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Bridget Johnson


January 14, 2014 - 8:22 am

The omnibus appropriations agreement reached by both parties and both houses of Congress prevents the implementation of the United Nations Arms Trade Treaty by blocking any funding unless it’s ratified by the Senate — where the Obama administration doesn’t have the votes.

“Last fall, the Obama Administration’s signed the U.N. Arms Trade Treaty in a direct dismissal of the American people and the bipartisan Senate majority that rejects this treaty,” Sen. Jerry Moran (R-Kansas) said.

“Throughout this process, it has been disturbing to watch the administration reverse U.S. policies, abandon its own ‘red line’ negotiation principles, admit publicly the treaty’s dangerous ambiguity, and hastily review the final treaty text,” he added. “With the passage of the omnibus bill, it will be made unequivocally clear that Congress is committed to upholding the fundamental individual rights of Americans and rejects the ATT. We will not be bound by the treaty and we will not fund its implementation.”

Senate Appropriations Committee Chairwoman Barbara Mikulski (D-Md.) unveiled the agreement yesterday, which includes all 12 appropriations bills. Mikulski and nearly 50 GOP and Democratic lawmakers worked together on the deal, building off the negotiations of House Budget Committee Chairman Paul Ryan (R-Wis.) and Senate Budget Committee Chairwoman Patty Murray (D-Wash.) at the end of last year.

“This agreement will not be viewed as perfect by everyone,” Mikulski said. “It required difficult choices, and nobody got everything they wanted. But this agreement is what we need now to move the country forward by funding the critical missions of our government and investing in America’s greatest assets — our people, our infrastructure, and the research and discoveries that will create jobs today and in the future.”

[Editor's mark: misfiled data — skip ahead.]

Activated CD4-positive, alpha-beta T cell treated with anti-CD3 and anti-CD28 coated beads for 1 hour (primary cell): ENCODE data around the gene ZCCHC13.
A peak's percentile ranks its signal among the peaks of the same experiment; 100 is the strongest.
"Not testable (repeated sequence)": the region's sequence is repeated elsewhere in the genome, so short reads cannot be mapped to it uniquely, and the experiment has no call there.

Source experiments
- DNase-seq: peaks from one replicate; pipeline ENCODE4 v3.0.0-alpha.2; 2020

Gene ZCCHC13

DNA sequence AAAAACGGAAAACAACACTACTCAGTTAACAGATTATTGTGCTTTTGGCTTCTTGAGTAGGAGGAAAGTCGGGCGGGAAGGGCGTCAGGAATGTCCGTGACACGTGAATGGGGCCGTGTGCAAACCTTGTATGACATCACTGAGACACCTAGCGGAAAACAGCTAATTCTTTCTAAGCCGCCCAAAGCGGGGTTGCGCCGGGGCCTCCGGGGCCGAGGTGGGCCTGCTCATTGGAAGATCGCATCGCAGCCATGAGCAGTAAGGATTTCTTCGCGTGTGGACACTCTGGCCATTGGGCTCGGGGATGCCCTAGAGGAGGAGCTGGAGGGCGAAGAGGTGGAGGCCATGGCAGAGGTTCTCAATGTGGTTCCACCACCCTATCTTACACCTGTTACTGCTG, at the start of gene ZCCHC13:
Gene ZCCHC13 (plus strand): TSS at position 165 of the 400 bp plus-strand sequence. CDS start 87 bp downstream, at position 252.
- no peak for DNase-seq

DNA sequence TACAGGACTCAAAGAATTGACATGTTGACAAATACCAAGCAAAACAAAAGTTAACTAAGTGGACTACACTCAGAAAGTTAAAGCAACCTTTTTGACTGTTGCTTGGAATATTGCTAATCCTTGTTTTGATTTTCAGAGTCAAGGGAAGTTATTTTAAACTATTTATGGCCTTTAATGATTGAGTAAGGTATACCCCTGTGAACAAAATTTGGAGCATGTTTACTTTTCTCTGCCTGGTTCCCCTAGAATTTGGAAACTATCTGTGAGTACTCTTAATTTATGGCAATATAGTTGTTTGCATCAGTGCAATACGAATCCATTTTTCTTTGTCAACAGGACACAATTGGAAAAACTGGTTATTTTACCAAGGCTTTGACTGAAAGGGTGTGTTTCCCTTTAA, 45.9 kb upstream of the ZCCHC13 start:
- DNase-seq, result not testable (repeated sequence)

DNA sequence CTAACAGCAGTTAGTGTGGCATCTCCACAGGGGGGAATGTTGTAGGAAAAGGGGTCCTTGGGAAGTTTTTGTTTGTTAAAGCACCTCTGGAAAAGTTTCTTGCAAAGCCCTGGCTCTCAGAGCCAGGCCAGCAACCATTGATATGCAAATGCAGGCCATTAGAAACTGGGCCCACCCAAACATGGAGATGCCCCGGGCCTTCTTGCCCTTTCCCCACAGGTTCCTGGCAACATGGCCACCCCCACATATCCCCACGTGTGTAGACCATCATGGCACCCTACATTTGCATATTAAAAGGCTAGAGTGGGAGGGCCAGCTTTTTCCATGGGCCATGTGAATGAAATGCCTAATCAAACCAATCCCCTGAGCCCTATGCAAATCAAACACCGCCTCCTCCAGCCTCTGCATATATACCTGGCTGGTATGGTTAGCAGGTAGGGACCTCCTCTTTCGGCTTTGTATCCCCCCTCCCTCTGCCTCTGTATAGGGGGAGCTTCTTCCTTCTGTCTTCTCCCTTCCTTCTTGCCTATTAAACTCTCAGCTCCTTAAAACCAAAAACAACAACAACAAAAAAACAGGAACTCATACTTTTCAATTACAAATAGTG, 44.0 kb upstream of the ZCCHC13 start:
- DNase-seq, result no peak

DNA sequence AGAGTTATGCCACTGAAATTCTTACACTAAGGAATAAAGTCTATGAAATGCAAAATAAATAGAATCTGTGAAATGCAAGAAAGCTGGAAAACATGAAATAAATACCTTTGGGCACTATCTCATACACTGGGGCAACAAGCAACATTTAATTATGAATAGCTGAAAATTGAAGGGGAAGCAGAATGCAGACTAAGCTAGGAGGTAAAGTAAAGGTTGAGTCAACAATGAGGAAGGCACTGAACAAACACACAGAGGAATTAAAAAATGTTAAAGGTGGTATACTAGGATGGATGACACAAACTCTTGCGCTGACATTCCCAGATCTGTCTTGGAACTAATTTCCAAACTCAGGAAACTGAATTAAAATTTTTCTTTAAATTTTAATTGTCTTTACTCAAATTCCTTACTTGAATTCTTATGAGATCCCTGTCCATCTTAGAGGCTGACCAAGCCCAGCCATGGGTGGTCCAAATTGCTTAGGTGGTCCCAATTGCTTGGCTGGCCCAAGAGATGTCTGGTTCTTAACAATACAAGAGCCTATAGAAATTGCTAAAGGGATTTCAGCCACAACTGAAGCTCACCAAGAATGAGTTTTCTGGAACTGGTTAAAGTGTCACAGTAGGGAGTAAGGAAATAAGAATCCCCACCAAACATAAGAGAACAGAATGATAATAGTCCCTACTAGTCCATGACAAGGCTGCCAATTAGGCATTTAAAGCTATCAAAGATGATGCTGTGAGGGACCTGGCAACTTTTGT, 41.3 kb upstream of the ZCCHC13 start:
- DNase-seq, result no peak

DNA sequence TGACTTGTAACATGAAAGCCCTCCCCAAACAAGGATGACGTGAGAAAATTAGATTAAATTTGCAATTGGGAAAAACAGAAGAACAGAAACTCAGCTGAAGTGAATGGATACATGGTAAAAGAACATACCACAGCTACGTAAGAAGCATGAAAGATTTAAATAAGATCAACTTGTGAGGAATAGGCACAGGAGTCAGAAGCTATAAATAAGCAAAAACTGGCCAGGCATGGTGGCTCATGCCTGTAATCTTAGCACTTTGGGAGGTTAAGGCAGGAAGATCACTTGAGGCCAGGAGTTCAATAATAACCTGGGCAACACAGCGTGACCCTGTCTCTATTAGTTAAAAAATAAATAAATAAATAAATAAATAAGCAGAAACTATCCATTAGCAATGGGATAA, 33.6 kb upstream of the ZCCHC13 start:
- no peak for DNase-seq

“And at the same time, the agreement ensures the American people get value for their taxpayer dollars by ending dated, duplicative, and dysfunctional programs.”

Mikulski said she expects the House and Senate to consider the package this week.

The language against Obama pushing forward with the UN pact states, “None of the funds appropriated by this Act may be obligated or expended to implement the Arms Trade Treaty until the Senate approves a resolution of ratification for the Treaty.”

In October, 50 senators including five Democrats wrote to Obama to advise that the treaty would not be approved and he shouldn’t make promises surrounding its implementation. The Senate passed 53-46 an amendment in March to keep the U.S. from joining the treaty.

“We urge you to notify the treaty depository that the U.S. does not intend to ratify the Arms Trade Treaty, and is therefore not bound by its obligations,” they wrote.

They stated that their opposition to the treaty rests on:

  1. The treaty failed to achieve consensus, and was adopted by majority vote in the U.N. General Assembly. This violates the red line drawn by the Obama Administration;
  2. The treaty allows amendments by a three-quarters majority vote, circumventing the power and duty of the U.S. Senate to provide its advice and consent on treaty commitments before they are assumed by the United States;
  3. The treaty includes only a weak non-binding reference to the lawful ownership, use of, and trade in firearms, and recognizes none of these activities, much less individual self-defense, as fundamental individual rights. This poses a threat to the Second Amendment;
  4. The State Department has acknowledged that the treaty is “ambiguous.” By becoming party to the treaty, the U.S. would therefore be accepting commitments that are inherently unclear;